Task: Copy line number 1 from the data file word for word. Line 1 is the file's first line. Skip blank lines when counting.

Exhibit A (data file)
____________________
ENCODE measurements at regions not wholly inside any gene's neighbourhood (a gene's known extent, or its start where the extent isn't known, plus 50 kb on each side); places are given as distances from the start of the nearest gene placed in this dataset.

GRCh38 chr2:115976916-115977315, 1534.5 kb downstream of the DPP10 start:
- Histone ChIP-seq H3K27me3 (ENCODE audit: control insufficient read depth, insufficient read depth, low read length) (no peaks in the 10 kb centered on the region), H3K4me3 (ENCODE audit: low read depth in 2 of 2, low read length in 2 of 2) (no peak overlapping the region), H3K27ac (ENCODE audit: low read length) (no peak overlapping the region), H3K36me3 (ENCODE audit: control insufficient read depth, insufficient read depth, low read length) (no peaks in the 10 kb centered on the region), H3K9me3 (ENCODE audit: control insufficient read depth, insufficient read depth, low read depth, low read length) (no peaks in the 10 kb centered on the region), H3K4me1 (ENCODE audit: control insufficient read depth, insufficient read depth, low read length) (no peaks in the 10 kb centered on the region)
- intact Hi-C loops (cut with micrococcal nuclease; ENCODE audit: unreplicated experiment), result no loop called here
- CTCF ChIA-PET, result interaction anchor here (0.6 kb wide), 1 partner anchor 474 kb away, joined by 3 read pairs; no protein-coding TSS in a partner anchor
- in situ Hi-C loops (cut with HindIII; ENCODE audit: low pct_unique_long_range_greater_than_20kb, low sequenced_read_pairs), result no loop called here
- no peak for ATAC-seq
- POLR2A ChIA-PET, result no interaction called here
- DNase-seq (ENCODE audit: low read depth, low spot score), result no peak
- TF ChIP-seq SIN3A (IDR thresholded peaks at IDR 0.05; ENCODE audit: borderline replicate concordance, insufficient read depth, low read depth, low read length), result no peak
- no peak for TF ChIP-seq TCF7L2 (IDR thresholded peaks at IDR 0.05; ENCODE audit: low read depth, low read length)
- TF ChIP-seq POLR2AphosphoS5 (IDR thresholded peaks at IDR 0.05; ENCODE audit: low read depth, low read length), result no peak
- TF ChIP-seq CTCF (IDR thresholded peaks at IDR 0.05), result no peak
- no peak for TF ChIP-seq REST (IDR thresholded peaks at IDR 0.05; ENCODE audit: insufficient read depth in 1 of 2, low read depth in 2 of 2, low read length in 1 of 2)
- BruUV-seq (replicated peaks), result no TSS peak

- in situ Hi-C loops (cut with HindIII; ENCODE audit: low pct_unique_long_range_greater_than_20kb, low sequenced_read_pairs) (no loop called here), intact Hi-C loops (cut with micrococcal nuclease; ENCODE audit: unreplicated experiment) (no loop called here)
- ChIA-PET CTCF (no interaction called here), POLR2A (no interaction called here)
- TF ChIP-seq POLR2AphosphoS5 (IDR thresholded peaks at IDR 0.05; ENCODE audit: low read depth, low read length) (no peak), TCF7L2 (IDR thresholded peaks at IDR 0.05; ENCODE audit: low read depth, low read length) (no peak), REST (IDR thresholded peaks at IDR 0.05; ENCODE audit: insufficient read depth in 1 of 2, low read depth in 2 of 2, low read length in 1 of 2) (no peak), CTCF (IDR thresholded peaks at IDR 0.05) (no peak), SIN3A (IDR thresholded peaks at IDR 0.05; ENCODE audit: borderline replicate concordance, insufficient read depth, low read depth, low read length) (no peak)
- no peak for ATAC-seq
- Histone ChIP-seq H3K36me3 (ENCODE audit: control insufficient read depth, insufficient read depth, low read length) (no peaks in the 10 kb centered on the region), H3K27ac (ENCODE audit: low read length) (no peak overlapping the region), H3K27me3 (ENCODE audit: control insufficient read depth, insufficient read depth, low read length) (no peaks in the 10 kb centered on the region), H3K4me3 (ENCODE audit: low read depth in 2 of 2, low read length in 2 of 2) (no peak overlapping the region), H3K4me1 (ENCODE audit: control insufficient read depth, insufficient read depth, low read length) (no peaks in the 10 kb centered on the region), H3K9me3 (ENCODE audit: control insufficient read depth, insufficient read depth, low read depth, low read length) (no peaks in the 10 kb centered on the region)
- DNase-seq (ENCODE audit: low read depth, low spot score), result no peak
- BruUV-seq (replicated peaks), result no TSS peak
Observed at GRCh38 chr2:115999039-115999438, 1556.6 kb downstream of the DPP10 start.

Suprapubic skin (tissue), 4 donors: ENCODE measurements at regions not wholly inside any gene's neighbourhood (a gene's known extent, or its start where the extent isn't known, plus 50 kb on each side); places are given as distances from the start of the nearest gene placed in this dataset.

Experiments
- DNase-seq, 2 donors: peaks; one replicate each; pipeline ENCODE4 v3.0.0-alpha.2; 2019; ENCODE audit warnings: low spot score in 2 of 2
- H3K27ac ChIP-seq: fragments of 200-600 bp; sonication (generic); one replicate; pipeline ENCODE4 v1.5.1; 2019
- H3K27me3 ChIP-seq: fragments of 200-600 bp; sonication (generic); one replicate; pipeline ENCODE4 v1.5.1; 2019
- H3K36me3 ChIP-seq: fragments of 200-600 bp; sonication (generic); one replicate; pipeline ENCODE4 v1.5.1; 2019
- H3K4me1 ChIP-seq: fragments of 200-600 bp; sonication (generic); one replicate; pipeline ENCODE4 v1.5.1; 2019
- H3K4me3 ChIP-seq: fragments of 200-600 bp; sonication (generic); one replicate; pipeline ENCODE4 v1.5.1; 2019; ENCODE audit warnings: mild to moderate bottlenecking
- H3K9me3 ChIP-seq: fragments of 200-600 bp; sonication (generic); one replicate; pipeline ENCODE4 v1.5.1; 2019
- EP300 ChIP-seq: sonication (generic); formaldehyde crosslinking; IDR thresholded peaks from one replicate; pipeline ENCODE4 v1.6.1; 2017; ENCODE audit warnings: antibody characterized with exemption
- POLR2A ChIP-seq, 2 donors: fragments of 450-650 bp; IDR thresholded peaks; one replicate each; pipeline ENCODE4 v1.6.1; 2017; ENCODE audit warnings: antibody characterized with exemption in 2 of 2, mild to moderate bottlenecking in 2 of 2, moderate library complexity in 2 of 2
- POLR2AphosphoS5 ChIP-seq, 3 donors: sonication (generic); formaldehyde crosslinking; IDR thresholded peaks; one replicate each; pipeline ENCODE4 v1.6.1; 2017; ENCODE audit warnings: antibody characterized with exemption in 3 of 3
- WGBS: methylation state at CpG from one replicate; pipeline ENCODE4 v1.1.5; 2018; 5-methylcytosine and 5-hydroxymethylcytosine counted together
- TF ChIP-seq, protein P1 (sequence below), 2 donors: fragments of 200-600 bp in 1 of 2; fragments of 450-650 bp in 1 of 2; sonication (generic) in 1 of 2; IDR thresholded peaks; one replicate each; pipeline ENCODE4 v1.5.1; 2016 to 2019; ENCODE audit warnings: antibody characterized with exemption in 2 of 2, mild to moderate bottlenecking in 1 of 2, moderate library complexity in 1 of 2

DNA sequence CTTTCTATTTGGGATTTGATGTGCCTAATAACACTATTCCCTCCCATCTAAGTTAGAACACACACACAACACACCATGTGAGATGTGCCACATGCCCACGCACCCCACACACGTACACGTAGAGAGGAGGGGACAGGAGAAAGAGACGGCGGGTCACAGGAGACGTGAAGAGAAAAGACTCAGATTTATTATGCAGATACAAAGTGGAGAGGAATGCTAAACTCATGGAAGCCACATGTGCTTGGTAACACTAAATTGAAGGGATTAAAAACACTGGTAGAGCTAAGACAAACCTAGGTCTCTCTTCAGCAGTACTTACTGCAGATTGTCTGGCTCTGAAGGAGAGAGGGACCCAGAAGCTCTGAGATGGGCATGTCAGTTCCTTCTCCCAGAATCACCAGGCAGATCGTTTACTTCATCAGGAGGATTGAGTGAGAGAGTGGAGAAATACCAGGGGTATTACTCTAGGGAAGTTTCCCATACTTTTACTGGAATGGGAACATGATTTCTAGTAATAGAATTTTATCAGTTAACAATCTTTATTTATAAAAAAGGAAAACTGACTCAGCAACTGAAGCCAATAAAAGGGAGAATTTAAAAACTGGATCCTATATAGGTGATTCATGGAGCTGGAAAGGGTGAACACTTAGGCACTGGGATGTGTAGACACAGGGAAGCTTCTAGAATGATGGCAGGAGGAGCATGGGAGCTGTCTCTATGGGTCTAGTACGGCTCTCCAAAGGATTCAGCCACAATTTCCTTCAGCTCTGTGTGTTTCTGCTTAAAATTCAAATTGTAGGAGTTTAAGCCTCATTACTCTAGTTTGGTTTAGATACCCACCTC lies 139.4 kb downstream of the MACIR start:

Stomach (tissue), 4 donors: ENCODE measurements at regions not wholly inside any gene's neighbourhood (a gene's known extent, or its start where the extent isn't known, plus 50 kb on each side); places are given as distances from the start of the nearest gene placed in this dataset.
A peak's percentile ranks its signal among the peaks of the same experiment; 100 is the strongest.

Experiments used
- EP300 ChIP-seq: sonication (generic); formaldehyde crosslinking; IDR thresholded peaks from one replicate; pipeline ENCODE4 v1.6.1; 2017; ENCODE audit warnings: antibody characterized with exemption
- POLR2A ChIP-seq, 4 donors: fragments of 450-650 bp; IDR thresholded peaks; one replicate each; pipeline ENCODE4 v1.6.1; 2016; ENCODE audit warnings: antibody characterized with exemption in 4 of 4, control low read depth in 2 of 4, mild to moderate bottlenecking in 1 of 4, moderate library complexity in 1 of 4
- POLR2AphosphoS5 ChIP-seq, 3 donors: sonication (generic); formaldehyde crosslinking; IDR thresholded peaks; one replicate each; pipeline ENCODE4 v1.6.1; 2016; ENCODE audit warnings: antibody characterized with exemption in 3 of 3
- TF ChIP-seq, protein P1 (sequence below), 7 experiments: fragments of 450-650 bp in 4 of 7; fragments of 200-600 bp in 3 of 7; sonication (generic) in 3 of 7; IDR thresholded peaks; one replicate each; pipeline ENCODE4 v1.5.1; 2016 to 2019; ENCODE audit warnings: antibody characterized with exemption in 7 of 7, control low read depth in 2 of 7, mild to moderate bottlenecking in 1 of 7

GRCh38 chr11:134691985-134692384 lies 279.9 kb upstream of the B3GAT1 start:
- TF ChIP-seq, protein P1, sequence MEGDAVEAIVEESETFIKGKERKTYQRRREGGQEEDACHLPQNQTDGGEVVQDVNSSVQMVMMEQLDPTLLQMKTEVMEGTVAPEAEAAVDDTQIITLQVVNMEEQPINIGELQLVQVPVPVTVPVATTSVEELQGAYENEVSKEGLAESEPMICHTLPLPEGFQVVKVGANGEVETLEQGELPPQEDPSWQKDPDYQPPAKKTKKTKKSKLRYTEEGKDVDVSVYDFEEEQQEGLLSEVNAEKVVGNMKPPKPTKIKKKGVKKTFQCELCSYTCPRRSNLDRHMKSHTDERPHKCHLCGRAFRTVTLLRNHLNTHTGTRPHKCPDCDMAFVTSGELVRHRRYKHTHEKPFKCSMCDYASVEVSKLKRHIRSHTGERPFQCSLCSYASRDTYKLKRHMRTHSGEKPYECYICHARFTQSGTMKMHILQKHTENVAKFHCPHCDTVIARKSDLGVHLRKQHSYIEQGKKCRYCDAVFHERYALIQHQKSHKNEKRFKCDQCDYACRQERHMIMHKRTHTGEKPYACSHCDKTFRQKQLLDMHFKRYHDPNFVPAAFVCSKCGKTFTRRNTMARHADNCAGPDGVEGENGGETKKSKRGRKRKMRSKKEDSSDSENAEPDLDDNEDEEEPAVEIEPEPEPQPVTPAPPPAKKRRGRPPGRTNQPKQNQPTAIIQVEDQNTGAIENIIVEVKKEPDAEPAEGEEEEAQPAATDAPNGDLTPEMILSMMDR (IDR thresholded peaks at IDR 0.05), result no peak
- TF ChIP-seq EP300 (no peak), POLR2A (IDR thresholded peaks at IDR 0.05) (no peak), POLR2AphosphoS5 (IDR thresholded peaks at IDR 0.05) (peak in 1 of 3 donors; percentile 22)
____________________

ENCODE measurements at regions not wholly inside any gene's neighbourhood (a gene's known extent, or its start where the extent isn't known, plus 50 kb on each side); places are given as distances from the start of the nearest gene placed in this dataset.